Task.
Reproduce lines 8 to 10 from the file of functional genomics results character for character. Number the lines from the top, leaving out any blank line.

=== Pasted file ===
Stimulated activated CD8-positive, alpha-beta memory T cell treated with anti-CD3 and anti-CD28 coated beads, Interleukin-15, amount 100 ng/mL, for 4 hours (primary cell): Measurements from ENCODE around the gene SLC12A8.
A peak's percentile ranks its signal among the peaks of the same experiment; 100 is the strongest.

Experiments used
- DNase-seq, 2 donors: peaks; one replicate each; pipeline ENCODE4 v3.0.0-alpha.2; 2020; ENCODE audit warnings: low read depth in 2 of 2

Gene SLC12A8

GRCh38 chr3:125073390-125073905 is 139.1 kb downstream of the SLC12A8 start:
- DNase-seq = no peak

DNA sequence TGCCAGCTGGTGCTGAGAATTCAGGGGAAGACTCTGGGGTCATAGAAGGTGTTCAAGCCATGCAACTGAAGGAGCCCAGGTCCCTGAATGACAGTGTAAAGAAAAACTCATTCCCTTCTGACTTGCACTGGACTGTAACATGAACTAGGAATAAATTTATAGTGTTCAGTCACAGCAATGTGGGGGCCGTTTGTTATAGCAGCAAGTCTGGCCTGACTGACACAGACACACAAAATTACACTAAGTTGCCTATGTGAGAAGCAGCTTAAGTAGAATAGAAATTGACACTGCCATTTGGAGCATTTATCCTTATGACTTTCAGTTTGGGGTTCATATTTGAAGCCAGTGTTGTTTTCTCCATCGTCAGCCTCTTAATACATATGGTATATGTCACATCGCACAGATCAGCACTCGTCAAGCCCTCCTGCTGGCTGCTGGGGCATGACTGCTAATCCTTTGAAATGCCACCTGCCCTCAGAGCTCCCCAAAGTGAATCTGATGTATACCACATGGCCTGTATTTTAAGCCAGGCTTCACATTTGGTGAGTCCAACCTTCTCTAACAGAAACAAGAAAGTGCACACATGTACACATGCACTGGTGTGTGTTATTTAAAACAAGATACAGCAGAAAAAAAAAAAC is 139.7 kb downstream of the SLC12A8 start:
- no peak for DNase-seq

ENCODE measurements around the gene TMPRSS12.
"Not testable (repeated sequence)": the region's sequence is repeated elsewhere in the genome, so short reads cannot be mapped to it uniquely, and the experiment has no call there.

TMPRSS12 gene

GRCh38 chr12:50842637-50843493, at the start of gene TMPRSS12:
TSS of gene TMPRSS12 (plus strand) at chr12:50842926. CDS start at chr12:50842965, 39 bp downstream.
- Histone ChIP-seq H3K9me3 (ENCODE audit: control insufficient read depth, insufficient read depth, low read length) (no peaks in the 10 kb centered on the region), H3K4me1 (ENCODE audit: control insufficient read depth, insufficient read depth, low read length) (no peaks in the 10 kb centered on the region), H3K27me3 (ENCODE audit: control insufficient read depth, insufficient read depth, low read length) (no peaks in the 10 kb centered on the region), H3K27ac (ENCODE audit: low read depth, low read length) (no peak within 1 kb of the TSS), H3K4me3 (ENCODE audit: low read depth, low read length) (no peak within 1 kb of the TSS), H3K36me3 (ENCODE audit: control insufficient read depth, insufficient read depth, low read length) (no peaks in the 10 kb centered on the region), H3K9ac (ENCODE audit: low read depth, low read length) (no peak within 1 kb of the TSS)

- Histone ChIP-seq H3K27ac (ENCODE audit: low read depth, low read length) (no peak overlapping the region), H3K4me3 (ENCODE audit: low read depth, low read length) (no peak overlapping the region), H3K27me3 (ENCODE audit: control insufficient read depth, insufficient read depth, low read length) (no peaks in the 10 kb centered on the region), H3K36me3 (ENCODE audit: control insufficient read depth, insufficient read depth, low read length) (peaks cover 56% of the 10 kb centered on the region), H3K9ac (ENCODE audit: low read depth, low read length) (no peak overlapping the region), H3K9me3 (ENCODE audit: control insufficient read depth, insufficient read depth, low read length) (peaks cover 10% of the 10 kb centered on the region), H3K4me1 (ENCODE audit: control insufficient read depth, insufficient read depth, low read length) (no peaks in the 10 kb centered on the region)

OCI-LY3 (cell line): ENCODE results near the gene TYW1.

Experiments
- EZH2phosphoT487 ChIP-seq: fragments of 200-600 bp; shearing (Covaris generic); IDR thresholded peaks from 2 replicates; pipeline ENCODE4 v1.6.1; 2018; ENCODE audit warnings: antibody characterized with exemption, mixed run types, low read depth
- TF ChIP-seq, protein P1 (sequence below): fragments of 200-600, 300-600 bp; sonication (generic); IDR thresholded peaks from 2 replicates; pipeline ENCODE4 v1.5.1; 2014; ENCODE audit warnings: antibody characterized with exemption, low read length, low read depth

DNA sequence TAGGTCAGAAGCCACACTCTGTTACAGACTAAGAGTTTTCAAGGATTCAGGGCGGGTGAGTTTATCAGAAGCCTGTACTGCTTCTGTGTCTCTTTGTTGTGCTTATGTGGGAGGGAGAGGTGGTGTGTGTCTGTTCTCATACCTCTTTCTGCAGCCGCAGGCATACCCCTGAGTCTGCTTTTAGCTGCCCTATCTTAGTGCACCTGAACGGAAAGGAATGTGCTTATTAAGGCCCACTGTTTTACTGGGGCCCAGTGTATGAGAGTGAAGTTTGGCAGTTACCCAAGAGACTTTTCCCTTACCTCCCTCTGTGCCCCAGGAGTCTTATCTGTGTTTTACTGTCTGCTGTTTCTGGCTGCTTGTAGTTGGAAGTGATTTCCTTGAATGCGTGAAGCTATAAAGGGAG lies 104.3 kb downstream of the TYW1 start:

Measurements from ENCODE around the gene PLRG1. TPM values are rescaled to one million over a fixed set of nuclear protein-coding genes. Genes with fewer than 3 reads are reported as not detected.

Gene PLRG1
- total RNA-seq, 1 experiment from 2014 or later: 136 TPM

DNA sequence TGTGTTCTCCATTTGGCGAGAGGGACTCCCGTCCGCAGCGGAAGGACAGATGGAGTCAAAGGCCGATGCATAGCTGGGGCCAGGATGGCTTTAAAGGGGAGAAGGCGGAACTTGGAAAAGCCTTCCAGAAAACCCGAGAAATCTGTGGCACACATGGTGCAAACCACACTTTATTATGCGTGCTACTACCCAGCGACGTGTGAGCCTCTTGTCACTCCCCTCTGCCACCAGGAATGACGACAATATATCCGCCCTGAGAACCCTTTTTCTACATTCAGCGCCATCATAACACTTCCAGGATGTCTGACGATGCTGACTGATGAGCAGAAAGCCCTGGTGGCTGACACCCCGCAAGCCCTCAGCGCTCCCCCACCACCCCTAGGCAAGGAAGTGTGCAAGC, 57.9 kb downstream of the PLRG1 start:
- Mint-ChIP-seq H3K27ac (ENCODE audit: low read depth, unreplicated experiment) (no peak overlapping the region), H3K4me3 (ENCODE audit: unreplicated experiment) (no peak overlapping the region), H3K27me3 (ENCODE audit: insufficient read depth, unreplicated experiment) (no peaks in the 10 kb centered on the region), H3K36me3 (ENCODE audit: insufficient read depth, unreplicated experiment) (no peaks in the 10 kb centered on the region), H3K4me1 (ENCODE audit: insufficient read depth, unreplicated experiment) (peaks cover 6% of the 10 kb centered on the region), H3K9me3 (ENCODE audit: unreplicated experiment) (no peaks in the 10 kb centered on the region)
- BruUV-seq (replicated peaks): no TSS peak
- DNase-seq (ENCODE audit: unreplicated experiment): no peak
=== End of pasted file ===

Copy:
DNA sequence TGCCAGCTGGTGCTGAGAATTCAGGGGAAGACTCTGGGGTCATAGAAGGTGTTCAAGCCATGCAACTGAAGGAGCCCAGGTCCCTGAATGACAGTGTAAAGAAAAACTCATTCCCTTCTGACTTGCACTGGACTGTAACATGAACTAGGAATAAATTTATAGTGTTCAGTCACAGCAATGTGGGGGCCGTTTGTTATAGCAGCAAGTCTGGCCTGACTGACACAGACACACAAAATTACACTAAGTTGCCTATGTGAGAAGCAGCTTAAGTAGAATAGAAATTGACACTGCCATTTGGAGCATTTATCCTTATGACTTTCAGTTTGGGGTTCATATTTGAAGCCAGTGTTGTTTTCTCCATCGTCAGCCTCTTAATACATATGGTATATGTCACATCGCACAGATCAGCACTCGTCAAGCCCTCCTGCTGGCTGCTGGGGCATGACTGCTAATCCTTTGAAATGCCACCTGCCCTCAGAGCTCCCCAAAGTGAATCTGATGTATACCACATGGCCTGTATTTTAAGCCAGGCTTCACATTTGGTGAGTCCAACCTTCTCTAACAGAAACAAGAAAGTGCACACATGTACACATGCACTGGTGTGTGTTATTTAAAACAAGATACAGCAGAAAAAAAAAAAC is 139.7 kb downstream of the SLC12A8 start:
- no peak for DNase-seq

ENCODE measurements around the gene TMPRSS12.